Friday, July 21, 2017
Back when Mark Glaze was executive director of Michael Bloomberg’s Mayors Against Illegal Guns, and later Everytown for Gun Safety, he went to great lengths to portray his master’s anti-gun positions as moderate. Glaze used the typical gun control advocate refrain that his groups were merely seeking “commonsense” gun laws. The anti-gun campaigner used every opportunity to remind his audience that he was from Colorado and the son of a licensed firearms dealer. When discussing Colorado’s magazine ban and private transfer restrictions in 2014, Glaze assured that the laws improved safety, but that the “Second Amendment is going to be protected.”
Earlier this month, Glaze finally dropped all pretense of moderation and acknowledged his and his associates’ radical anti-gun goals. Writing on behalf of a new gun control group called Guns Down, Glaze endorsed mandatory firearm owner licensing, alluded to a “government buy-back” for commonly-owned semi-automatic firearms, and called for restrictions that would prevent even the law-abiding from accessing guns.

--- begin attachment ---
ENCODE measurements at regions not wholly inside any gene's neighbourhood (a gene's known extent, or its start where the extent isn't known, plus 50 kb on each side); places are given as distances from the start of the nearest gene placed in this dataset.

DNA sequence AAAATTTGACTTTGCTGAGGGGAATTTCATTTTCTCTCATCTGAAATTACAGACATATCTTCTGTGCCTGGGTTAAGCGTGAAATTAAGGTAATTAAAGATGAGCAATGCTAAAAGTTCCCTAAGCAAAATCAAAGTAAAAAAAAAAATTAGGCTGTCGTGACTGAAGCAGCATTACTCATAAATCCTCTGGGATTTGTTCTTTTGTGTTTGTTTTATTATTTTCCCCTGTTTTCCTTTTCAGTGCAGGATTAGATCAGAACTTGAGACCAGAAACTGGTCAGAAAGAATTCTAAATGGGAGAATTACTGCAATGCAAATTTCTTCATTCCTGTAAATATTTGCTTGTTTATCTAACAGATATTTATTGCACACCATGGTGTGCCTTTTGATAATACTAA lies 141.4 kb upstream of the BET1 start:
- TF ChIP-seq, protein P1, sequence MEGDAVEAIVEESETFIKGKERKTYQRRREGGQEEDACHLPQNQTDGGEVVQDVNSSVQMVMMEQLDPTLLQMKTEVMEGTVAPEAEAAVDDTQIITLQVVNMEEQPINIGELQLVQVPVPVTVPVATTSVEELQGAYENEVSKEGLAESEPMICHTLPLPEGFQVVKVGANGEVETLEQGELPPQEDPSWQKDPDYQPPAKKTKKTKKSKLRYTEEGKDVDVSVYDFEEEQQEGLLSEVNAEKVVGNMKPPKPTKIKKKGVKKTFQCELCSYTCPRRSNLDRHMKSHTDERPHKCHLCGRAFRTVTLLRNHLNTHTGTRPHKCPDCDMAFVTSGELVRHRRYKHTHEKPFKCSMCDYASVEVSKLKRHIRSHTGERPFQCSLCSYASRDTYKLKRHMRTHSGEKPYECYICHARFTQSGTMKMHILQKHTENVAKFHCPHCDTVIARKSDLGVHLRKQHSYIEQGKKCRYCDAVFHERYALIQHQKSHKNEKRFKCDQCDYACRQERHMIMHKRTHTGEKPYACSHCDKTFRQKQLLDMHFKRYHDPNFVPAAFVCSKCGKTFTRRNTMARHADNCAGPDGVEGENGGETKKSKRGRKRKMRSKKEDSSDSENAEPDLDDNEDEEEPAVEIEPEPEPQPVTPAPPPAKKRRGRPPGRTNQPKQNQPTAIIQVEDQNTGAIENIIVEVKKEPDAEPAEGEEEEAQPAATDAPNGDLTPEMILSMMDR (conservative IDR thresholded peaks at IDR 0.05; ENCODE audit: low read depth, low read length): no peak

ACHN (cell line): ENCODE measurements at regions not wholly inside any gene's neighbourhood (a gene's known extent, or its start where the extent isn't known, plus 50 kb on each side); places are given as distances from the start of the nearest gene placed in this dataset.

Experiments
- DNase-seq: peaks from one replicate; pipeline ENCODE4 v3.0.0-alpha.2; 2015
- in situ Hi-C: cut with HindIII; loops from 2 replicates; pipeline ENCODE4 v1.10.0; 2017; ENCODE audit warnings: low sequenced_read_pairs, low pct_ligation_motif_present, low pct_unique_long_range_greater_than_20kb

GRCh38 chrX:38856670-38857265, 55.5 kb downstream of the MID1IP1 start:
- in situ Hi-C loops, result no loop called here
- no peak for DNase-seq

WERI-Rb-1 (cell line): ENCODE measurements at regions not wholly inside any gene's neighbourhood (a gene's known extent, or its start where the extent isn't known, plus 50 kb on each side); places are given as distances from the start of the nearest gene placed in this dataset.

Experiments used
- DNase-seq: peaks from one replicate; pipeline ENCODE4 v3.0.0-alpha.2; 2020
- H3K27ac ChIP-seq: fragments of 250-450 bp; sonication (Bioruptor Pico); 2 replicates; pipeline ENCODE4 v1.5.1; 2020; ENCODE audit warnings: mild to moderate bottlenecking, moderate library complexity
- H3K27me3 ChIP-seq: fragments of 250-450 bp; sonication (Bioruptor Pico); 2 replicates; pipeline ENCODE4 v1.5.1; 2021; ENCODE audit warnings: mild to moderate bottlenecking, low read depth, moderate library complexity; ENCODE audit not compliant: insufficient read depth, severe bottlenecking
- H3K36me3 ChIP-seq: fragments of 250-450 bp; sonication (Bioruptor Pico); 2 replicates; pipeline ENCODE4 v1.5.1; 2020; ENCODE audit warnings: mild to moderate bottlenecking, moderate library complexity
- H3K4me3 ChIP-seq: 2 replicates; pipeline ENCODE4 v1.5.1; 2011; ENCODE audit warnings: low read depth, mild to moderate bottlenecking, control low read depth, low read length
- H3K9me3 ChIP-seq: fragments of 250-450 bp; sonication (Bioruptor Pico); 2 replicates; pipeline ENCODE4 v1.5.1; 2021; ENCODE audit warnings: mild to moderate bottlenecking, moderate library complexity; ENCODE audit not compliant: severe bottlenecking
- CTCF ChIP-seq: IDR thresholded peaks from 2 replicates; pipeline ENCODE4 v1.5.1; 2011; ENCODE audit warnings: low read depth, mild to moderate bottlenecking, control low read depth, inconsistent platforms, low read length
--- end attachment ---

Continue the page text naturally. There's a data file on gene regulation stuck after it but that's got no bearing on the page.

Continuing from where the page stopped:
In a departure from Everytown’s messaging, Glaze downplayed the importance of background checks, claiming that they “alone aren’t the answer.” According to Glaze, “To truly tackle the gun violence epidemic, lawmakers must go further – after the guns themselves.”
Glaze’s central thesis, and Guns Down’s organizing principle, is that there are too many guns in private hands the U.S.; regardless of whether those guns are lawfully or unlawfully possessed. This oversimplified view of gun ownership harkens back to the handgun prohibitionist messaging of the 1970s and 80s.
In those days, handgun banners would cite the number of privately–owned handguns in the U.S., then the number of newly-manufactured and imported handguns each year or their prediction for what the total number of would be at a future date, and make alarmist predictions about what the increase would mean for violent crime. Of course, as NRA-ILA pointed out in a June Grassroots Alert item on The U.S. Conference of Mayors, such predictions have proven embarrassingly wrong, as the violent crime and murder rates have fallen to near recorded lows as Americans own a record number of firearms.